© Noha Bayoumi / Amy Amann
During my interview series for Career Chats, I had the pleasure to meet Noha Bayoumi. We took the chance to meet at a trendy coffeeshop in the city early in the morning. Why? Because Noha had to go to work! For her, balancing out obligations is a priority.
“The most difficult part is the work-life balance, to find time for yourself, work and family. That doesn’t happen often!” Noha laughed at her situation. “But my husband has been helpful, and we divide the responsibilities between us.”
How did Noha get to Luxembourg, and how has she found it, other than the time crunch?
Like other Egyptians, Noha and her husband were looking for better opportunities after the revolution. Both had educations and worked in IT-related fields, so they had good chances abroad. Her husband found a job in Luxembourg in 2014, and she followed with their two young children a few months later.
Noha first focused on getting the family settled. “I wanted to be sure my kids were ok and my son got into creche,” she recalled, “and then I started looking for a job in late 2014. She applied online and looked at the typical sites like Monster.lu. She was able to have a few interviews and land a job quite quickly. Given her background as a developer in mobile applications, she was confident in her skills and suitability.
“During the month or two I searched, it was tough to keep searching, I kept applying even if not 100% match. I had a few interviews, and a couple that were really technical. I hadn’t really refreshed my technical skills so I maybe wasn’t so up to date.” Instead, she focused on combining her skills and being the interface person; “I looked for a project management or business analyst role.” She didn’t use ADEM services, because she wanted a job in English and was having luck on her own.
When I asked about her experience to get a work permit, Noha explained that “my husband has a French passport, so due to him, I was able to get one as well. So, I’m able to work in the EU.”
Unveiling the challenges of being the foreigner
For Noha, her biggest concern wasn’t so much the work permit or technical expertise: Rather, it was the headscarf she wore. “I was wearing a veil and was concerned about that and I wanted an English-speaking job” in a multinational company. She’d always worn the veil – it’s a part of her heritage – but living in Luxembourg prompted her to re-think this practice.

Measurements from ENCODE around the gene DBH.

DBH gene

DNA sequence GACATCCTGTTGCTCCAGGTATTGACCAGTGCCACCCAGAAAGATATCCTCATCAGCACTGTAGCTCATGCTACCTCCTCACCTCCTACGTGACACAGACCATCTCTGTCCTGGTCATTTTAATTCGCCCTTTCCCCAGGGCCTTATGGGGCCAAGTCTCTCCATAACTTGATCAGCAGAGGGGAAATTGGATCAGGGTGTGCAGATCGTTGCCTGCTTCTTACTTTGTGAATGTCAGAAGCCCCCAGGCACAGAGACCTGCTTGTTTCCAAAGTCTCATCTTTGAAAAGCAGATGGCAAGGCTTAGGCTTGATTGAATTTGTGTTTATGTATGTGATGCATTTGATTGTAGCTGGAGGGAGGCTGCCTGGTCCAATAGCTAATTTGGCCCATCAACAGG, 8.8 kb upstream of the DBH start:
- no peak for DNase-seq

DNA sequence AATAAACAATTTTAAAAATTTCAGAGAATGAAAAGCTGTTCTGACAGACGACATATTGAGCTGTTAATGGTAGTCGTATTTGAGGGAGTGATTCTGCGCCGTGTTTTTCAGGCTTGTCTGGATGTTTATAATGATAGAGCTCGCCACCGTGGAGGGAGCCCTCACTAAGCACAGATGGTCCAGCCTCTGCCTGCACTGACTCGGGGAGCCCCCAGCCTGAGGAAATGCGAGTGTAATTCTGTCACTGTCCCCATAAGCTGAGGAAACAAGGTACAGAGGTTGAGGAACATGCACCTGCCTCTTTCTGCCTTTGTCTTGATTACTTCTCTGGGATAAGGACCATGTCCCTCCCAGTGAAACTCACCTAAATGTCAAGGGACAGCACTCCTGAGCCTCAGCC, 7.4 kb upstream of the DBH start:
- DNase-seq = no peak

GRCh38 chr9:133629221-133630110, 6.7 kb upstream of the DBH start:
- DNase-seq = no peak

When she started at her job in January 2015, “I started with my veil, but quit wearing it because I tired of looking different. Even though nobody bothered me, I wanted to blend in more.” She never felt discrimination, and her workplace is really multinational and very diverse and open. She wore only a small scarf, then finally “I quit wearing it in November 2016.” She feels that Luxembourg is very open and accepting, so that wasn’t the reason. Rather, she wanted to be more mainstream and follow the local customs of the place she’s now calling home.
Optimistic future for the family
Noha wants to continue her integration into Luxembourg, starting with Luxembourgish. “My kids are in Luxembourgish school, so I should learn that to understand them!” Luckily, she speaks some French and can converse with other parents. At work, “I can understand the side conversations which are in French, which is helpful,” she commented, noting that many of the colleagues are French or Belgian nationals.
Otherwise, the concerns are like any other person: work-life balance, and managing the family household. “I wonder about the taxes and Garderie costs. It costs a lot and we wouldn’t have those expenses if I weren’t working. Is it worth not seeing my kids? But, if I didn’t like what I’m doing, I’d quit.”
She’s happy her children are learning languages and wants them to learn French to match their French passports. “I wanted them to be at least fluent in one language alongside Arabic. My kids don’t have English or French, which I’d like them to have for the future.” But she knows that they’ll learn the languages in school in the Luxembourgish system.
In sum, Noha and her husband have found their rhythm and are very content in their jobs and in their Luxembourg life. “We like it here very much, it’s a great location, and the nature is lovely. The diversity is great.” It’s a great place for her family to be who they are, integrate, and be a part of the multi-faceted fabric of the Grand Duchy.
Amy Amann is a consultant, trainer and coach supporting leaders to create strong organisations and teams. A long-term expat herself, she believes in the potential for a truly diverse and open society. She is currently the Vice President of The NETWORK, advancing professional women in Luxembourg.
Career Chats is a new feature at RTL Today focusing on careers and the labour market for expats. In this bi-weekly column, Amy Amann explores and discovers stories of what it is like for the expats here: finding a job, hiring, managing, and integrating into the professional landscape.